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Linux Graphics

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Graphics/Benchmarks
Linux
  • ARB_ES3_2_compatibility Turned On For Intel Broadwell And Newer

    The Intel Mesa OpenGL driver now exposes the ARB_ES3_2_compatibility extension.

    The Intel i965 Mesa DRI driver has already supported the necessary extensions for OpenGL ES 3.2 support while this ARB_ES3_2_compatibility extension signifies that features found in GLES 3.2 but missing from OpenGL 4.5 are present in the desktop GL driver. This extension makes it easier for bringing mobile OpenGL ES programs to the desktop.

  • Southern Islands Support Will Come To AMDGPU On Linux 4.9

    One month after the first AMDGPU feature pull of new functionality for DRM-Next to in turn land in Linux 4.9, the second feature pull request has now been sent out and it presents experimental Southern Islands (GCN 1.0) support for AMDGPU.

  • Fun Friday For RadeonSI: Laying 64-Bit Integers, ARB_query_buffer_object
  • Windows-DRI Extension Added For X.Org Server 1.19

    In continuation of yesterday's article about Mesa Gets Improved For Running On Windows With Cygwin, the Windows-DRI extension has landed in the X.Org Server code-base.

    This is about improving the OpenGL/GLX support on Windows in a similar manner to the X.Org Server on Mac OS X, with the primary benefactor to this being applications running under Cygwin. See yesterday's article for some more details.

Samsung starts distributing Tizen devices to Russia’s Gazprom

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Linux

We have another Tizen story coming from Russia, where the platform has been doing very well. Tizen based smartphones like the Samsung Z3 are being actively used by Russia’s business and corporate sector as well as Government officials. Gazprom, which is Russia’s as well as the world’s largest Natural Gas company have now come up with a pact with Samsung to use Tizen based smartphones. To understand the kind of scale of this agreement is, it would be helpful to know that Gazprom has a global gas reserve share of 17 percent and 72 percent in Russia. Gazprom is also involved in the Russian Government’s diplomatic efforts; distortions of gas prices, and access to pipelines.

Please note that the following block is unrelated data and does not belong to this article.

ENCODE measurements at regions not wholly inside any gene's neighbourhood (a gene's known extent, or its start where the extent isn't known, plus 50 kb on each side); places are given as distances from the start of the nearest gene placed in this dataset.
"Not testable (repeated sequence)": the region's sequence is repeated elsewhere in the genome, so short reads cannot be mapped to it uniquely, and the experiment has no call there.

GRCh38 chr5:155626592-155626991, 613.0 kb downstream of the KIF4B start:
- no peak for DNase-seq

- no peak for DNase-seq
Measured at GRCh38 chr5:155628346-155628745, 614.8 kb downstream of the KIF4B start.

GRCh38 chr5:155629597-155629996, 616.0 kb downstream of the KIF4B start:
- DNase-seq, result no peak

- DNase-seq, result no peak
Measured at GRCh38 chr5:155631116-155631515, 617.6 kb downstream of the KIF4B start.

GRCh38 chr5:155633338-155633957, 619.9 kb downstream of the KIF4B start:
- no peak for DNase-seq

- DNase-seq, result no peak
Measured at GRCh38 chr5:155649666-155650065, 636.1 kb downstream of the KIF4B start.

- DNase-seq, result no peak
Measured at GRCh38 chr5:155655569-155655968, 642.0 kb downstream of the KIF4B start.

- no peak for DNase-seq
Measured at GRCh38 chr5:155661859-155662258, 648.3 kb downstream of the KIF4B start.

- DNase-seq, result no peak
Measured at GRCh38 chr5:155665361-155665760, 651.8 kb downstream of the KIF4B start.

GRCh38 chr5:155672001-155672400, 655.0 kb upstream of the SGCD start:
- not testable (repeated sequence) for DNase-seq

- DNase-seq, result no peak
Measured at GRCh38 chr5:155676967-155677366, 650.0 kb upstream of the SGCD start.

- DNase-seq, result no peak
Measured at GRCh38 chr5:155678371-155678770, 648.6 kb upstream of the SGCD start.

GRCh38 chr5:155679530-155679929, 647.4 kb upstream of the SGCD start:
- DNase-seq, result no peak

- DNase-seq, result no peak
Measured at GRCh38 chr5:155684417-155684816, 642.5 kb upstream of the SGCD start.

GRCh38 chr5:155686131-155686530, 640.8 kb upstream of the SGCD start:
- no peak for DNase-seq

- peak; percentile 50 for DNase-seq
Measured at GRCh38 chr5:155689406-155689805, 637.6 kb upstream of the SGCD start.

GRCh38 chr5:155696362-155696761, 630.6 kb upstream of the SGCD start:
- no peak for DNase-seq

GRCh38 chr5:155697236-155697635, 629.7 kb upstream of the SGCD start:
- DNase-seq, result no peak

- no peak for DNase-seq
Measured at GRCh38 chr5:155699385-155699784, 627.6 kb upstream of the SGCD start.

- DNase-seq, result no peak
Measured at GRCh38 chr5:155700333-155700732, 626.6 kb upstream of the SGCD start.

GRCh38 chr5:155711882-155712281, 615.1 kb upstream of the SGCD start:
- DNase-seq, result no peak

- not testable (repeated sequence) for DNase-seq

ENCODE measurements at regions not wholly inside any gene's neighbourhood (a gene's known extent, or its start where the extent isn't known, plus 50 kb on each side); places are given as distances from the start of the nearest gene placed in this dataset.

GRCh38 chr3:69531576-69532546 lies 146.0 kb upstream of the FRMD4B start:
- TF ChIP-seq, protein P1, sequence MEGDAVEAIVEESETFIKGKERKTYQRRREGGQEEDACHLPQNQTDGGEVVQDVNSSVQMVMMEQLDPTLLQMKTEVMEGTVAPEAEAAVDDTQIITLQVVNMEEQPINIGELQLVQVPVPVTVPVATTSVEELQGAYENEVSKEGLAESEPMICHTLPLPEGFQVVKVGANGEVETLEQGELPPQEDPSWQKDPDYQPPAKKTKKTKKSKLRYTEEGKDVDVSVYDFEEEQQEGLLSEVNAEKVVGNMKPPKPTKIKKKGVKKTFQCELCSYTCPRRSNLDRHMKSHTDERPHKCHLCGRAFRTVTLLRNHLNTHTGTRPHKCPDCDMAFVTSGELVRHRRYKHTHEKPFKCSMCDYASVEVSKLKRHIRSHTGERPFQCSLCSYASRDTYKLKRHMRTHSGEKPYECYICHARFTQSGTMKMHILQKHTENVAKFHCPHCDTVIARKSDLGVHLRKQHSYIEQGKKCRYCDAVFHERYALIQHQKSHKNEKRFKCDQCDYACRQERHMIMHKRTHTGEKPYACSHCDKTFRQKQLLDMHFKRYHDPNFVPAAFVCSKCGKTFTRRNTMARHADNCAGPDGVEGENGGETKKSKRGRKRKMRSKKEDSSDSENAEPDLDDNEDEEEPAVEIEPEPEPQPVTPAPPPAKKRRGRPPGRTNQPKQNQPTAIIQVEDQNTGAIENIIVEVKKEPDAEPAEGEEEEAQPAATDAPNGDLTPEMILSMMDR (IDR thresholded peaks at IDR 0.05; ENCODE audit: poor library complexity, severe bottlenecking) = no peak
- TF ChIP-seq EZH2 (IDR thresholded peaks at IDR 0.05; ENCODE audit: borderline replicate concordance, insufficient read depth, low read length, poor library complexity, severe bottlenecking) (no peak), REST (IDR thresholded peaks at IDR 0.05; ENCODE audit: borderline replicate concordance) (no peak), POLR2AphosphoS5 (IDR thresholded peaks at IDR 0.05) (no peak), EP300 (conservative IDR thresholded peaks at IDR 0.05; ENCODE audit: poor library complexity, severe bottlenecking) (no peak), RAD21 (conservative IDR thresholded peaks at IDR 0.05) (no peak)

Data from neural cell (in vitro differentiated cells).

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Dell XPS 13 With GNU/Linux Improved

Filed under
GNU
Linux
  • Dell XPS 13 Returns With Kaby Lake, Ubuntu, Rose Gold Finish

    Dell joined the Intel Kaby Lake party and announced that the latest update to its XPS 13 notebook PC will feature the new 7th generation (Kaby Lake) processors. The company will also offer a developer version of the lightweight laptop that comes loaded with Ubuntu, and the XPS 13 received a new color option in the form of Rose Gold.

    The Dell XPS 13 is the company’s thinnest and lightest laptop offering, weighing in starting at 2.7 lbs. and coming as thin as 9mm. The machined-aluminum and carbon fiber chassis, along with the display’s Corning Gorilla Glass, gives the device a durable, yet sleek construction.

  • Windows 10 haters: Try Linux on Kaby Lake chips with Dell's new XPS 13

    Rejoice Linux fans; the OS will work on laptops with Intel's Kaby Lake chips.

    Three new models of Dell's slick XPS 13 Developer Edition will be available with Ubuntu OS and 7th Generation Core processors in the U.S. and Canada starting on Oct. 10.

  • Dell updates Torvalds' preferred XPS 13 laptop: New Intel chips, rose-gold finish

    Dell has refreshed its popular XPS 13 laptop with Intel's seventh-generation Core processors. The update brings a longer battery life, among other improvements, and a new rose-gold option for those who want a change from the usual silver.

    The move brings Dell's XPS 13 in line with other hardware carrying Intel's new chips, such as the recently-released Lenovo Yoga 910.

RaspAnd Project Now Lets You Run Android 6.0.1 Marshmallow on Raspberry Pi 3

Filed under
Android
Linux

GNU/Linux developer Arne Exton informs us today, September 15, 2016, about the availability of a new build of his RaspAnd project that lets users run Google's Linux-based Android mobile operating system on Raspberry Pi single-board computers.

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An Everyday Linux User Review Of Linux Lite 3.0

Filed under
Linux
Reviews